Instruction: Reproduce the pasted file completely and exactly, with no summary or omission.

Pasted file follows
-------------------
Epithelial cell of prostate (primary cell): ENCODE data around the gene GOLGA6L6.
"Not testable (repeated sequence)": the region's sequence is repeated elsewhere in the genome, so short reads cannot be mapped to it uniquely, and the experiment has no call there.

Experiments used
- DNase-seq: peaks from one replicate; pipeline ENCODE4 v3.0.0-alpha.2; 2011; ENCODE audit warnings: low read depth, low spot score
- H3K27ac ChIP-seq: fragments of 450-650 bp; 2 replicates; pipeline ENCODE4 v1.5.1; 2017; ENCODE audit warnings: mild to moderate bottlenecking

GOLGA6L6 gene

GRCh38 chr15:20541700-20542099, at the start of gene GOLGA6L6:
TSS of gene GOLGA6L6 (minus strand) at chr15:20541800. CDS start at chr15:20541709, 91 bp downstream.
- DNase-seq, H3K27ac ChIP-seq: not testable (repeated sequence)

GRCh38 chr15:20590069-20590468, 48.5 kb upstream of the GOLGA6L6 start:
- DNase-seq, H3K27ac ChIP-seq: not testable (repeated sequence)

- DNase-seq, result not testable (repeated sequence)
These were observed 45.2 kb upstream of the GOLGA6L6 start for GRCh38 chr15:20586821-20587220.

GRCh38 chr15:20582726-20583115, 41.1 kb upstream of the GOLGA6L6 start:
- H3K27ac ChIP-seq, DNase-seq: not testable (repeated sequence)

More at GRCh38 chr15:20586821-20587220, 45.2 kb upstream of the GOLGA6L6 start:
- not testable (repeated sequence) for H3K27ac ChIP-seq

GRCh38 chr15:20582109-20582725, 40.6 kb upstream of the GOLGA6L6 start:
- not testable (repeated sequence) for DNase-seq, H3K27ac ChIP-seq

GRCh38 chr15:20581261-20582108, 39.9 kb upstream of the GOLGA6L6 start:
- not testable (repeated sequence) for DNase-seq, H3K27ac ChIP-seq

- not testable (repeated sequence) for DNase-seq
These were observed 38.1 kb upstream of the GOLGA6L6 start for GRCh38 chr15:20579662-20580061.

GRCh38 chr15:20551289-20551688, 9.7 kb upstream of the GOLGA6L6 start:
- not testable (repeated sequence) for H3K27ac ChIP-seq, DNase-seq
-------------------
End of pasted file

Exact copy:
Epithelial cell of prostate (primary cell): ENCODE data around the gene GOLGA6L6.
"Not testable (repeated sequence)": the region's sequence is repeated elsewhere in the genome, so short reads cannot be mapped to it uniquely, and the experiment has no call there.

Experiments used
- DNase-seq: peaks from one replicate; pipeline ENCODE4 v3.0.0-alpha.2; 2011; ENCODE audit warnings: low read depth, low spot score
- H3K27ac ChIP-seq: fragments of 450-650 bp; 2 replicates; pipeline ENCODE4 v1.5.1; 2017; ENCODE audit warnings: mild to moderate bottlenecking

GOLGA6L6 gene

GRCh38 chr15:20541700-20542099, at the start of gene GOLGA6L6:
TSS of gene GOLGA6L6 (minus strand) at chr15:20541800. CDS start at chr15:20541709, 91 bp downstream.
- DNase-seq, H3K27ac ChIP-seq: not testable (repeated sequence)

GRCh38 chr15:20590069-20590468, 48.5 kb upstream of the GOLGA6L6 start:
- DNase-seq, H3K27ac ChIP-seq: not testable (repeated sequence)

- DNase-seq, result not testable (repeated sequence)
These were observed 45.2 kb upstream of the GOLGA6L6 start for GRCh38 chr15:20586821-20587220.

GRCh38 chr15:20582726-20583115, 41.1 kb upstream of the GOLGA6L6 start:
- H3K27ac ChIP-seq, DNase-seq: not testable (repeated sequence)

More at GRCh38 chr15:20586821-20587220, 45.2 kb upstream of the GOLGA6L6 start:
- not testable (repeated sequence) for H3K27ac ChIP-seq

GRCh38 chr15:20582109-20582725, 40.6 kb upstream of the GOLGA6L6 start:
- not testable (repeated sequence) for DNase-seq, H3K27ac ChIP-seq

GRCh38 chr15:20581261-20582108, 39.9 kb upstream of the GOLGA6L6 start:
- not testable (repeated sequence) for DNase-seq, H3K27ac ChIP-seq

- not testable (repeated sequence) for DNase-seq
These were observed 38.1 kb upstream of the GOLGA6L6 start for GRCh38 chr15:20579662-20580061.

GRCh38 chr15:20551289-20551688, 9.7 kb upstream of the GOLGA6L6 start:
- not testable (repeated sequence) for H3K27ac ChIP-seq, DNase-seq